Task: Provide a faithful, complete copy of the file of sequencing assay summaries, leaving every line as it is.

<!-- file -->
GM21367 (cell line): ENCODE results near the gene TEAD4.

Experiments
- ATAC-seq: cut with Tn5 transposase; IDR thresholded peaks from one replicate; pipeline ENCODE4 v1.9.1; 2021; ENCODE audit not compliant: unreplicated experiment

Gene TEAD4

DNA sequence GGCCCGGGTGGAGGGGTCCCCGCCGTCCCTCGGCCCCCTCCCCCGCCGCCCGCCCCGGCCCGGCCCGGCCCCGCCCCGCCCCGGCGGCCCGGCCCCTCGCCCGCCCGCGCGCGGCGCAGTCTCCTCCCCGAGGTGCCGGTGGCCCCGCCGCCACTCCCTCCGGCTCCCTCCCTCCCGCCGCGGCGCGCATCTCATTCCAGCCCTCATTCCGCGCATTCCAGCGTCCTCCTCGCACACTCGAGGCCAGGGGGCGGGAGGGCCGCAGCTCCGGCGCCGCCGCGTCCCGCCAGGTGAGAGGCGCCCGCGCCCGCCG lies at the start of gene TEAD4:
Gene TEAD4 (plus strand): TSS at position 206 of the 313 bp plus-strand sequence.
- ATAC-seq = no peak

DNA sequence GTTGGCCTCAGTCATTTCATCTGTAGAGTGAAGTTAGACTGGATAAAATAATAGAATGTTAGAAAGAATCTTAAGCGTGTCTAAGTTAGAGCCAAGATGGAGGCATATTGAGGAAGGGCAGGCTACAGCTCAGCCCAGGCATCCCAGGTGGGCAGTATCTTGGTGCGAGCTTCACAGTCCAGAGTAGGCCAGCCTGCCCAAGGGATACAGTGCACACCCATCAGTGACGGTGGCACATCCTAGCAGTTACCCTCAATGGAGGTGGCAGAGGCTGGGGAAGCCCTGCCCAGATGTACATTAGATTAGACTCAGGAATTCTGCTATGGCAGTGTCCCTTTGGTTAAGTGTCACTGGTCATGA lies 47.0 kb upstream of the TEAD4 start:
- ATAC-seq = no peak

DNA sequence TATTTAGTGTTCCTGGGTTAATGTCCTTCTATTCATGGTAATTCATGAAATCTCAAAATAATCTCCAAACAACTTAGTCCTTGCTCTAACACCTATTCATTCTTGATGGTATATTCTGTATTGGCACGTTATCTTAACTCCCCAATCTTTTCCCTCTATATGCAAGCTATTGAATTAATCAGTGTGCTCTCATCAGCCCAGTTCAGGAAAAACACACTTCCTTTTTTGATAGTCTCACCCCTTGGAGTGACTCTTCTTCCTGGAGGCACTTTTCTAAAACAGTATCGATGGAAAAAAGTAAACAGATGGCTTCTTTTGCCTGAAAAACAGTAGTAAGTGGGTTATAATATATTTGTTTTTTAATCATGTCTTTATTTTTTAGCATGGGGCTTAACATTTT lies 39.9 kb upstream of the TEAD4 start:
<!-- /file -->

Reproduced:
GM21367 (cell line): ENCODE results near the gene TEAD4.

Experiments
- ATAC-seq: cut with Tn5 transposase; IDR thresholded peaks from one replicate; pipeline ENCODE4 v1.9.1; 2021; ENCODE audit not compliant: unreplicated experiment

Gene TEAD4

DNA sequence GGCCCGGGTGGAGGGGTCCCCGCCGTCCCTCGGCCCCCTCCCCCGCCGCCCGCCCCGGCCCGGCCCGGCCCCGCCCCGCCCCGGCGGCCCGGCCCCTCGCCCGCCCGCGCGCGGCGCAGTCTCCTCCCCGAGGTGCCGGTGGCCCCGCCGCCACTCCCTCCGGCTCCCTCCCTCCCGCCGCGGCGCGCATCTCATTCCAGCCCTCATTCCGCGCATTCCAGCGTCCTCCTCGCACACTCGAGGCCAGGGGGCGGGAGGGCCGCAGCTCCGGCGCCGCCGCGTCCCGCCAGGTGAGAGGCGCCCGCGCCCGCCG lies at the start of gene TEAD4:
Gene TEAD4 (plus strand): TSS at position 206 of the 313 bp plus-strand sequence.
- ATAC-seq = no peak

DNA sequence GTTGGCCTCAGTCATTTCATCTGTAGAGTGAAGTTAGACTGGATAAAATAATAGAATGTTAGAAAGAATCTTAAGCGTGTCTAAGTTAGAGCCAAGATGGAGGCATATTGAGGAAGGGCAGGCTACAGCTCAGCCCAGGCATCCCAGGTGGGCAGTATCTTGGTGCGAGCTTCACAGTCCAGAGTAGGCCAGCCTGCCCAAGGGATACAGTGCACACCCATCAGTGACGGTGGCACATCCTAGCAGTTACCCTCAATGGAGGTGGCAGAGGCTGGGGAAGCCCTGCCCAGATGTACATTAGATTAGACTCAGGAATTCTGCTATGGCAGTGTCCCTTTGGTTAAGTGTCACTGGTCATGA lies 47.0 kb upstream of the TEAD4 start:
- ATAC-seq = no peak

DNA sequence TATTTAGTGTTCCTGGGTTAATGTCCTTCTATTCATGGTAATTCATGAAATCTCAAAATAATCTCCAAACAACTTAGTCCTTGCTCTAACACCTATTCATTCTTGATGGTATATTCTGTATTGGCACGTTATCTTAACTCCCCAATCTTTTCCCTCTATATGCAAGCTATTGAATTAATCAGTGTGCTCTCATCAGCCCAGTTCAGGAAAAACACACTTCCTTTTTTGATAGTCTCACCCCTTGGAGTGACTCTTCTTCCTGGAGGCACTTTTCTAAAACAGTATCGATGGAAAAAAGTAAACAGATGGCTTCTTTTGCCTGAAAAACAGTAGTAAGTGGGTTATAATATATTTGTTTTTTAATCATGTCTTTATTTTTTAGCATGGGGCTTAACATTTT lies 39.9 kb upstream of the TEAD4 start: